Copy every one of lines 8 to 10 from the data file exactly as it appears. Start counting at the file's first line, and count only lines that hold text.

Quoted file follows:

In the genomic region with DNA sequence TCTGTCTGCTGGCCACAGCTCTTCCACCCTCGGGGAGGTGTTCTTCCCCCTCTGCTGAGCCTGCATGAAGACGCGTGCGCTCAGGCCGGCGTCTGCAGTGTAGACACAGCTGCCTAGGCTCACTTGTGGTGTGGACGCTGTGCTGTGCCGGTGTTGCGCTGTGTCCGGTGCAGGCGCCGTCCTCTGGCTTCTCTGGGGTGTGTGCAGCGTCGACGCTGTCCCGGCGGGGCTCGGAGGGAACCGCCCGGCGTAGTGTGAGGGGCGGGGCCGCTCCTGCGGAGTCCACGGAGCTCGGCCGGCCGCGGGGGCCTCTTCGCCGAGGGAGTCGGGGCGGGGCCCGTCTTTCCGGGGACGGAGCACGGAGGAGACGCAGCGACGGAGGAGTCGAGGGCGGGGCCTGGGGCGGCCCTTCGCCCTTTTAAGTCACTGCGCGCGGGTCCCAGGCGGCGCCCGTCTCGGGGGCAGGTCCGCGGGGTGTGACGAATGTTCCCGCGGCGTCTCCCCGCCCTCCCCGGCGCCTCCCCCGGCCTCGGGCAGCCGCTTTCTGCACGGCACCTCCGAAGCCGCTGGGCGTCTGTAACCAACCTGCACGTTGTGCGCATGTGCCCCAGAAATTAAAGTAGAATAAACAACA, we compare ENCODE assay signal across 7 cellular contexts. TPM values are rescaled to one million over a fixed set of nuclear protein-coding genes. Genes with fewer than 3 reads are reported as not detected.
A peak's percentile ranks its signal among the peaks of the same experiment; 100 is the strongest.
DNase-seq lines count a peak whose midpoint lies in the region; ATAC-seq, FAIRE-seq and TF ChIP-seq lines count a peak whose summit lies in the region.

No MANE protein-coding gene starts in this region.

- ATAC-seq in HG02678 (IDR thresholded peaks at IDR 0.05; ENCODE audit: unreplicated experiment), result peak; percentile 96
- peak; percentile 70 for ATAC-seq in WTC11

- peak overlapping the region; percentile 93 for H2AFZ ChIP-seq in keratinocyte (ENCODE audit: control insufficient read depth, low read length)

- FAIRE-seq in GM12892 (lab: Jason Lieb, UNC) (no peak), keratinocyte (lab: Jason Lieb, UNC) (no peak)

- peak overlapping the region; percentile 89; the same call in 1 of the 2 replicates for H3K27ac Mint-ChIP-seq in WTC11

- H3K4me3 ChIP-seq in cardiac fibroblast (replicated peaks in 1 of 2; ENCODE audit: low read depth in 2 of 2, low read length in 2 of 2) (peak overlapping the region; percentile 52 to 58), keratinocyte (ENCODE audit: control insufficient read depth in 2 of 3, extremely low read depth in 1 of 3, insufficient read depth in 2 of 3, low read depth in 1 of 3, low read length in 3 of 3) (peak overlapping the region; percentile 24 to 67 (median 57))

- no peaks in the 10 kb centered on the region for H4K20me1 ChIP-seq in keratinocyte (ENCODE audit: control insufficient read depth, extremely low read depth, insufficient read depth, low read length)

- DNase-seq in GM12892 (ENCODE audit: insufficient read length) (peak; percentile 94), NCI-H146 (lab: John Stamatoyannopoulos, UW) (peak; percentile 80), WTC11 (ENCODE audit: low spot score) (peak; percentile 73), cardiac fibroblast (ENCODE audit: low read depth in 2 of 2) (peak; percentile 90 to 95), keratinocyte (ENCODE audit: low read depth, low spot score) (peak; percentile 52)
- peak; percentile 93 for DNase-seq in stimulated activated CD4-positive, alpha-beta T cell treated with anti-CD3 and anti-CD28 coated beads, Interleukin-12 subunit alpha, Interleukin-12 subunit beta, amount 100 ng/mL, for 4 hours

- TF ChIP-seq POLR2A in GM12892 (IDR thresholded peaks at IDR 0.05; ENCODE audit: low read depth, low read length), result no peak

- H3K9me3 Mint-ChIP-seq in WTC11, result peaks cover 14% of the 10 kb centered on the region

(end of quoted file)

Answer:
- FAIRE-seq in GM12892 (lab: Jason Lieb, UNC) (no peak), keratinocyte (lab: Jason Lieb, UNC) (no peak)

- peak overlapping the region; percentile 89; the same call in 1 of the 2 replicates for H3K27ac Mint-ChIP-seq in WTC11

- H3K4me3 ChIP-seq in cardiac fibroblast (replicated peaks in 1 of 2; ENCODE audit: low read depth in 2 of 2, low read length in 2 of 2) (peak overlapping the region; percentile 52 to 58), keratinocyte (ENCODE audit: control insufficient read depth in 2 of 3, extremely low read depth in 1 of 3, insufficient read depth in 2 of 3, low read depth in 1 of 3, low read length in 3 of 3) (peak overlapping the region; percentile 24 to 67 (median 57))